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Companies vet you. Do you vet them?

September 4, 2008

A job offer is like a dream come true. You worked hard for the interview. You toast and celebrate the acceptance with your friends. You show up at the new office with bated breath and new anticipation. New desk, new computer, new view out the window. Sweet.

Fast forward 2 years later. There you are, cursing and swearing. You hate the boss. You hate your colleagues. You wish you never joined these bunch of wackos.

What happened?

You fell out of love. Along the way you might have turned to self-help books to cope. How to deal with difficult people. How to avoid the 10 mistakes. How to think positively. Well, none of them worked did they.

Think back to the day when you accepted the offer. See how you broke out into cheer, jumped into the river and then panicked when you saw the alligators coming. In fact, you didn’t even know they were there until one bit you. Did it ever occur to anyone to scan the area first before you jumped? Did you know that prevention is better than cure works on jobs too?

And that’s exactly what I’m going to recommend. When you get a job offer, please reserve the celebrations till after you’ve done your homework.

Here’s the homework. You look at 3 things. First, the position they offer. Why did the previous guy leave? Second, the ceo. What sort of leader is he? The company culture (i.e. how people behave) is often a direct reflection of his personality. Third and most important, your new immediate boss. What sort of leader is he or she?

If you can’t find answers to the ceo or the guy you’re replacing, just vet your imediate boss. That’s good enough. The reason is simple. If the company is full of crocodiles and if you are protected by the biggest crocodile of all (your immediate boss), then life is still bearable. But just so you know, even big crocodiles migrate to bigger rivers and leave you stranded. That’s a risk you’ll have to take.

Having managed talent before, I know that companies will vet you before they give you an offer. That’s why we ask for references in your CV. Well, you have every right to vet them too. And I say you should. Your advantage is companies leave bigger tracks for you to find. Blogs and forums should make vetting a little easier.

One last point. Some of you might think beggars cant be choosers. You might even think you could go in and change the system to your liking. Or who knows, there might be a change in management. Yes it may happen. Or it may not. But here’s the thing. No matter how the pieces move, you can’t escape one fact. The number of unhappy employees out there far outnumber happy employees. If I was a betting man, I would bet on choosing the right battlefield to fight rather than go in hoping the enemy would somehow change his mind.

3 Comments leave one →
  1. September 4, 2008 11:04 am

    Damien, I find your posts really useful. hahaha.
    Hmm, below are my comments.

    1- people tend to find reasons to celebrate, to be happy. so getting a new job with a better pay…and MAYBE a better prospect..that’s a good enough reason to celebrate. The “cursing” will come later ๐Ÿ˜‰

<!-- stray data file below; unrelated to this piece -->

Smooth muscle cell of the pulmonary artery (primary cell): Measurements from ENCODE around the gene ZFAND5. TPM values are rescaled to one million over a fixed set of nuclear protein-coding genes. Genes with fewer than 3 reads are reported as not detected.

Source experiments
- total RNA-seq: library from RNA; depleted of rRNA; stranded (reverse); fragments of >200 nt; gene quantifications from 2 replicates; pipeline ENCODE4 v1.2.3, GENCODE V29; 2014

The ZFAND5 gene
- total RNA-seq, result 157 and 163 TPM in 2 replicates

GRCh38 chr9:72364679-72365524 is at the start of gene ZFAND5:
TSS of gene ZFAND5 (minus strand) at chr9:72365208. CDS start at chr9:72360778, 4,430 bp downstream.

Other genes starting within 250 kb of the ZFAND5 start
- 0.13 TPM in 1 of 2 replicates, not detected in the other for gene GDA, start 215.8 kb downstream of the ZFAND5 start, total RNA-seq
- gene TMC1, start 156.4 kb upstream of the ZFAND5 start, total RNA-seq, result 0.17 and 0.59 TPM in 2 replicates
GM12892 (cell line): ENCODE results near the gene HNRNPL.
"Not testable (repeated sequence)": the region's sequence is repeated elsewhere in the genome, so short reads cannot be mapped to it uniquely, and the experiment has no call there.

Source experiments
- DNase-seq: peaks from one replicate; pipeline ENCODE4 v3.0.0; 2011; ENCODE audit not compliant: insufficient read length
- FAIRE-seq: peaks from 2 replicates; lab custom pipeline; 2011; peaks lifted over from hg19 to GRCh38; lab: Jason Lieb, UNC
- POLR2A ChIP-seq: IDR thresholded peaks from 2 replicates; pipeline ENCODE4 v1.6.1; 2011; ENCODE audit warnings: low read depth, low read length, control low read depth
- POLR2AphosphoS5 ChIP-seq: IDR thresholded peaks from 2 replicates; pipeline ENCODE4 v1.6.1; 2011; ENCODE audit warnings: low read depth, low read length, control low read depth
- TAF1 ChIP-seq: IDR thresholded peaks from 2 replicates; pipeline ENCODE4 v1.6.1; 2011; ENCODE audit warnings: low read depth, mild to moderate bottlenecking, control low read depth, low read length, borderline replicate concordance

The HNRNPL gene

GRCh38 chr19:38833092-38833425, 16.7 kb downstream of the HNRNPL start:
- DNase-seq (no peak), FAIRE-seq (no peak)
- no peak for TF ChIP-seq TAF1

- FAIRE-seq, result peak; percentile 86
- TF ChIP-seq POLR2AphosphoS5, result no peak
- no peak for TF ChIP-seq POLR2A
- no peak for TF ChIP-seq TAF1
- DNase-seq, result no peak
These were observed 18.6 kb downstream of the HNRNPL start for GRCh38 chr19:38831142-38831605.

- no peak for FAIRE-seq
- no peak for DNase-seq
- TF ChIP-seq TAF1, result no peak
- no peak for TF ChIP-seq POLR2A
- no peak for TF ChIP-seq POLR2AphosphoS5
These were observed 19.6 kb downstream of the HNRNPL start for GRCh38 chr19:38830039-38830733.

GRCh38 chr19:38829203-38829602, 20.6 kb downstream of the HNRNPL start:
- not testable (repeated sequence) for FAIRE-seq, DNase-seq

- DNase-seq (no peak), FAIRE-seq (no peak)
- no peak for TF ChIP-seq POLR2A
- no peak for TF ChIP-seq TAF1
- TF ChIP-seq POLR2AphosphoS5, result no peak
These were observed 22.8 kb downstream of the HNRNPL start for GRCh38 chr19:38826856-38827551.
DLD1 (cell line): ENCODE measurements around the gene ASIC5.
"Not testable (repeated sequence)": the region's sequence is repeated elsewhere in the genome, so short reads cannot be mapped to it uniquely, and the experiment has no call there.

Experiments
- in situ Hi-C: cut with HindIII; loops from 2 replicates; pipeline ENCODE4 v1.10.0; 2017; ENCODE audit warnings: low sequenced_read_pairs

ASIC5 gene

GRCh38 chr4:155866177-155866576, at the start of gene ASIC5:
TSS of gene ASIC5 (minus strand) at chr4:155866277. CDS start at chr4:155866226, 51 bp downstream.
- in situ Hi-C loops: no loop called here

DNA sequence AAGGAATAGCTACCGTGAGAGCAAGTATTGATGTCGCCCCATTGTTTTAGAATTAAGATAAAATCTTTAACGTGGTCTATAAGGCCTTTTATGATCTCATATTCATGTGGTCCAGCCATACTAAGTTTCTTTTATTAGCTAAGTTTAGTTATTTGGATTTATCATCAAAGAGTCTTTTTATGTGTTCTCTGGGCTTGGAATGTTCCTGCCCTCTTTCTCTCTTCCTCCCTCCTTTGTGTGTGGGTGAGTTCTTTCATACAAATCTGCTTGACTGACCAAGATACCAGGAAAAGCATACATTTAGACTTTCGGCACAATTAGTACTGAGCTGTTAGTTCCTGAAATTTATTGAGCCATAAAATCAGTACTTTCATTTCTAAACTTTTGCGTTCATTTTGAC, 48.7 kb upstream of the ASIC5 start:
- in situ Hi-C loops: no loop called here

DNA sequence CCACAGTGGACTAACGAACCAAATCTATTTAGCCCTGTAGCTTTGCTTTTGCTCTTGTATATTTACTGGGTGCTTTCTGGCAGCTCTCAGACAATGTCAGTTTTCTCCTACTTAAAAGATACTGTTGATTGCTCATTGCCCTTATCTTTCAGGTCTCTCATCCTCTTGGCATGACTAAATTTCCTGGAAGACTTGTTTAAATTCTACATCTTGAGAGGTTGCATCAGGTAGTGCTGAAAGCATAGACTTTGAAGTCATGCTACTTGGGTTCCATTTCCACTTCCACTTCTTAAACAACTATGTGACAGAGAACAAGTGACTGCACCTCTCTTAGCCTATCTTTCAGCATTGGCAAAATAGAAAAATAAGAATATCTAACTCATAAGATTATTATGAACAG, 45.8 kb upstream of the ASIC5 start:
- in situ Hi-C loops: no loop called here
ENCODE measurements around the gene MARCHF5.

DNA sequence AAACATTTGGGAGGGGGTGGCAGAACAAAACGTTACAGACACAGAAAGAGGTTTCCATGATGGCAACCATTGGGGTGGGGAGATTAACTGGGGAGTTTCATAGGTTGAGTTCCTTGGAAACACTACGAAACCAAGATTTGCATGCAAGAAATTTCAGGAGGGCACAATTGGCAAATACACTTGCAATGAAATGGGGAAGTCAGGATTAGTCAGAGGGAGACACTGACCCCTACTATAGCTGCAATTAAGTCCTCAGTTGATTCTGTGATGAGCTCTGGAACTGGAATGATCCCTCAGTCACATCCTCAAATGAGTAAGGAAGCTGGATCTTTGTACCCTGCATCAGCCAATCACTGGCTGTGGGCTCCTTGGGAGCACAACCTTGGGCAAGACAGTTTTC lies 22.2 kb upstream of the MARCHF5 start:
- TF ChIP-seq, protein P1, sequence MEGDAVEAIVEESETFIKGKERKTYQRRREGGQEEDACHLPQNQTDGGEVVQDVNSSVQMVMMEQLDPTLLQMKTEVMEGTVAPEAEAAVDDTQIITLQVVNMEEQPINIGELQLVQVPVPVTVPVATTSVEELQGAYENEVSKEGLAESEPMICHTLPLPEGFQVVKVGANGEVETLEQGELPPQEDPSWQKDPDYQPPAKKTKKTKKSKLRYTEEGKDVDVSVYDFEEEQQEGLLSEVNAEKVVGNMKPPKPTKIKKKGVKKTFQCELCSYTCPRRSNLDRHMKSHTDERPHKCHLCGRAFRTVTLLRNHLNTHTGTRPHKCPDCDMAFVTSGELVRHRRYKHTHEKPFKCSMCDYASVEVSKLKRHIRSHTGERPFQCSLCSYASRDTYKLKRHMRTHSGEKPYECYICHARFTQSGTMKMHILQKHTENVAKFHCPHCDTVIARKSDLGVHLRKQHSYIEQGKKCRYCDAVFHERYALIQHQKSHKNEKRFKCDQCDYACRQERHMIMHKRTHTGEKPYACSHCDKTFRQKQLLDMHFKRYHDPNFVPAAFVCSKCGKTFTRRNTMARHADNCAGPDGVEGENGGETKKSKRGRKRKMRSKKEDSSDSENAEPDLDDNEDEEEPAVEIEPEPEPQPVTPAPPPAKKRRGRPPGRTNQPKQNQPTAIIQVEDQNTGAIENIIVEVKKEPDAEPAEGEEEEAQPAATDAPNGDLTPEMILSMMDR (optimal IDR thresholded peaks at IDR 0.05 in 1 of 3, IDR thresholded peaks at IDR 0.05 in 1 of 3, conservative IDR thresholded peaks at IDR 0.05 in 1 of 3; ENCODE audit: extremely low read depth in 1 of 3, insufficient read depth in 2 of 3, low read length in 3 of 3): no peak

2- people are NEVER satisfied. you can ask 10 juniors with RM 10k pay a month, and 9 of them would tell u they are underpaid. And maybe that’s why there are more unhappy folks out there. ๐Ÿ˜€

    3- if one is going to attend interview…look at the office, the people inside, their facial expression, etc. Also, be yourself in front of the interviewer. Be honest, so that he will hire u for who u r, and u’ll agree to work under him for who he is. If he’s an idiot, or looks SUPER DUPER STRESSED UP (like the guy who interviewed me before….cigar smokes n caffeine smell all over…messy hair…untidy shirt….i think he din sleep for few days already)….then maybe it’s better not to join the company.

    4- ask if anyone has left the company u r planning to join…and find out why are they leaving. Ask, if possible, more than one person.

  2. September 4, 2008 1:05 pm

    You are right in a lot of ways, Damien. But then again, remember there are also new companies doing new hirings so it’ll be a little bit difficult to vet both company and owner/boss/ceo/director. Referring to my post yesterday, I didn’t vet my boss because it was a new company and the boss have been in Penang for over 10 years. So really nothing to vet. Lucky for me the boss turned out great and I’ve been with the company ever since…looong time. I’m happy, just not content in some ways. Like you said, I’ve somewhat fallen out of love for this job. In short, I need change! ๐Ÿ˜€

  3. Damien permalink*
    September 4, 2008 1:49 pm

    @alvin, thanks. You wrote some great pointers yourself. Yes everyone likes hope so whenever we get new hope we celebrate. Whether it translates into real happiness is another story but that’s humans. We would choose an uncertain future with hope any day than a certain future without hope, even if its out of the frying pan and into the fire… ๐Ÿ™‚

    @dee, the company may be new but the ceo and directors are not. 10 years in Penang will leave enough of a track record to check up on, if you know where to look. You brought up a good point – startups. They have no track record and no ex-employees. Even if the crew is experienced and top notch, venturing pioneers can be ‘killed’ by all sorts of things not related to the staff, like poor funding. So its a risk you take. Still, the captains of the new boat must come from somewhere and if you can find where, you can vet.

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